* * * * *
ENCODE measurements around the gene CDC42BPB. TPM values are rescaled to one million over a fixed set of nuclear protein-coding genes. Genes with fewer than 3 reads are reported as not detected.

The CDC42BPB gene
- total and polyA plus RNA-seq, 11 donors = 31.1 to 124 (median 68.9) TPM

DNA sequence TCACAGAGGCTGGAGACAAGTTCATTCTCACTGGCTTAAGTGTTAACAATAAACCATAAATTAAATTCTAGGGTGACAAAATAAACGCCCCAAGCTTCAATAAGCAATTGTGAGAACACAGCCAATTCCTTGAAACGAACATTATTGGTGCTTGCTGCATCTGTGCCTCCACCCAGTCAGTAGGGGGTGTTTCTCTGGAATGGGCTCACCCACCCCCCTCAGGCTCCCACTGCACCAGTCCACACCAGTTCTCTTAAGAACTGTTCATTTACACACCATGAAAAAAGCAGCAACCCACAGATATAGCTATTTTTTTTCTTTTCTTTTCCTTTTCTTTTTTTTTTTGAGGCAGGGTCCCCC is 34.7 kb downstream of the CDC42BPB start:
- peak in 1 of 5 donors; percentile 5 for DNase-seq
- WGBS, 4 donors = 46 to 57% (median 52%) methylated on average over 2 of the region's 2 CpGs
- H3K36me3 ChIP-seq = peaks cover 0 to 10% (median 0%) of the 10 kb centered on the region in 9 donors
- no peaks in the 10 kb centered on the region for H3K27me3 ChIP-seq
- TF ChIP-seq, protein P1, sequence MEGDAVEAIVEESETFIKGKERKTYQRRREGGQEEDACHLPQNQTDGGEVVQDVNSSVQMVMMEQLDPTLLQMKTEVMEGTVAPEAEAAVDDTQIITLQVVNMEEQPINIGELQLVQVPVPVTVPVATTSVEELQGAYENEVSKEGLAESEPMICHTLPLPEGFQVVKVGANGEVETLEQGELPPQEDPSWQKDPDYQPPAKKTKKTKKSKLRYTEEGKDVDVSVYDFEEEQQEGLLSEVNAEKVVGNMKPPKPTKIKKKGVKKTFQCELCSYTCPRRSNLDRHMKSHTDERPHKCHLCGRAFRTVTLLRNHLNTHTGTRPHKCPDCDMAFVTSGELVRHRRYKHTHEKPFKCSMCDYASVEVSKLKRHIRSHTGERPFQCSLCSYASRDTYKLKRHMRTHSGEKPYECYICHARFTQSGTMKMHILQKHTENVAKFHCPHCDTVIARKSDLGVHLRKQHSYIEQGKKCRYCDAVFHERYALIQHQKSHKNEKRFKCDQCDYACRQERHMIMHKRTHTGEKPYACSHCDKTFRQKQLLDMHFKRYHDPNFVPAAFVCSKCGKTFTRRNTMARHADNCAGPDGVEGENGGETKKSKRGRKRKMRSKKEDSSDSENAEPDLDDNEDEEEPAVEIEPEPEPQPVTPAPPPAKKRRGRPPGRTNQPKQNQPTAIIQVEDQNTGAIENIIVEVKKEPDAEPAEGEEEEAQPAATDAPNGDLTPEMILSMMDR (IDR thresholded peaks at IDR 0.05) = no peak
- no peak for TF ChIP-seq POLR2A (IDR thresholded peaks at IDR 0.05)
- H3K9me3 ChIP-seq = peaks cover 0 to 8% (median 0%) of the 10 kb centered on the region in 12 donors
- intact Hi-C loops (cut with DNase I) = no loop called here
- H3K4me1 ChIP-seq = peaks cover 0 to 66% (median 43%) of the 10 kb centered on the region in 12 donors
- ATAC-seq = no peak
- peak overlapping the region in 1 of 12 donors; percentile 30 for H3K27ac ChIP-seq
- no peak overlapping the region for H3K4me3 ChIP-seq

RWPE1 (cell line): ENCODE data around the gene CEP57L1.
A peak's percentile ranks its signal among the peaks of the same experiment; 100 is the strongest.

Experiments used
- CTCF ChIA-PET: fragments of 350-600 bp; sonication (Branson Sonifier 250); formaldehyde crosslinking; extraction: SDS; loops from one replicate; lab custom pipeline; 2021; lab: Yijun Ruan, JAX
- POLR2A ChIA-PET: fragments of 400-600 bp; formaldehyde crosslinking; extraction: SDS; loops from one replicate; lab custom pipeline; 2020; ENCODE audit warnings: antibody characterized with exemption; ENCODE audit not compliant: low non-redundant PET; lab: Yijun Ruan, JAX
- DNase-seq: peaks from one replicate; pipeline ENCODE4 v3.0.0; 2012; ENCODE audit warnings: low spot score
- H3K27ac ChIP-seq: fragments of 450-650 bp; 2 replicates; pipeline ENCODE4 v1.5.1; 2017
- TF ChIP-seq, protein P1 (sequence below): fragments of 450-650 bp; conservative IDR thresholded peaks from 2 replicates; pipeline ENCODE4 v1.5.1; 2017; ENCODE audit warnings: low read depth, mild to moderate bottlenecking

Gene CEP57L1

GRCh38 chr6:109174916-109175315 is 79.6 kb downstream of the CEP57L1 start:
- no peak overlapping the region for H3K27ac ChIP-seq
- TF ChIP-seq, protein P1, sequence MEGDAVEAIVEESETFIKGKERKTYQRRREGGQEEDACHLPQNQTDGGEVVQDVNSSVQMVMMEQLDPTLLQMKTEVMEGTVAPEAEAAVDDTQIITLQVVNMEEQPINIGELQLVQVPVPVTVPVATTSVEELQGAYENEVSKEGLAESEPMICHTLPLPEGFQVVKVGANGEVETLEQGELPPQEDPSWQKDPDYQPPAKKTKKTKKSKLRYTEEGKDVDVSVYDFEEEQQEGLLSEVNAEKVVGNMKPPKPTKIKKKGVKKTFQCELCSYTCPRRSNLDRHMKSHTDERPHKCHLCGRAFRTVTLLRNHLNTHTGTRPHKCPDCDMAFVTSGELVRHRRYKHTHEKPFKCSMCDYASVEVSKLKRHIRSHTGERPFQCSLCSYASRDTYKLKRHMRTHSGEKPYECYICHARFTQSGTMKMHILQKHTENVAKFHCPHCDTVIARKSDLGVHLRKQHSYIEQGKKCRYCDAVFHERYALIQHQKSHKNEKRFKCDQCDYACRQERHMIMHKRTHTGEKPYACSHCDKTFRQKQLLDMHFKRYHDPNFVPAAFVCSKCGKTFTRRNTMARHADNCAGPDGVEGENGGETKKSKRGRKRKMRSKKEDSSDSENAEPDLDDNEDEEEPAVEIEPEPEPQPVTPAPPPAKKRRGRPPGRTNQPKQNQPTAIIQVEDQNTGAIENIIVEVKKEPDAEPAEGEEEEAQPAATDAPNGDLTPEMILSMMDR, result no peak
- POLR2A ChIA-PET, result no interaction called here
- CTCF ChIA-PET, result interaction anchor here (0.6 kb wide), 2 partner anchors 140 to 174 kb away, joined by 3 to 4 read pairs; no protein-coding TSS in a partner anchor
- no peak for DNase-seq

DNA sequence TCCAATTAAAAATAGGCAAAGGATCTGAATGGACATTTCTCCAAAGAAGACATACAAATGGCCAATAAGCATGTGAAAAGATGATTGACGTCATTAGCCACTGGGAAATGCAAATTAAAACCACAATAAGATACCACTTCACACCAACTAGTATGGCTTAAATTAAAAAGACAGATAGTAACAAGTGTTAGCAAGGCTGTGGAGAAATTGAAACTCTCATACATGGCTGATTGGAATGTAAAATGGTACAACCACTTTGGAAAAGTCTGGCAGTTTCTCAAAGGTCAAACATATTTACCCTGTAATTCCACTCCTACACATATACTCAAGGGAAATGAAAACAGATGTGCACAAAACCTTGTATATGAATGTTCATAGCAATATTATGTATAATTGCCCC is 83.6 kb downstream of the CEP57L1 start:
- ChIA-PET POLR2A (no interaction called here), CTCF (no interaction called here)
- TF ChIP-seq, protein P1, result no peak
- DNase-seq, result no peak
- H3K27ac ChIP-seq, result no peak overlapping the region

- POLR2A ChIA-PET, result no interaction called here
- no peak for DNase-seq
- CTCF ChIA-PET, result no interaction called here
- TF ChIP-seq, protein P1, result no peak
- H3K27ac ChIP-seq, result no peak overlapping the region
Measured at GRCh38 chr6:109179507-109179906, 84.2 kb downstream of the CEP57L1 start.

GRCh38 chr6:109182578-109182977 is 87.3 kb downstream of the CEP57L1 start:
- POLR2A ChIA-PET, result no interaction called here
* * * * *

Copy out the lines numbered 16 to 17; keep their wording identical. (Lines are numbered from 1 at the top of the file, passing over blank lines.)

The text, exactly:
- no peak overlapping the region for H3K4me3 ChIP-seq

RWPE1 (cell line): ENCODE data around the gene CEP57L1.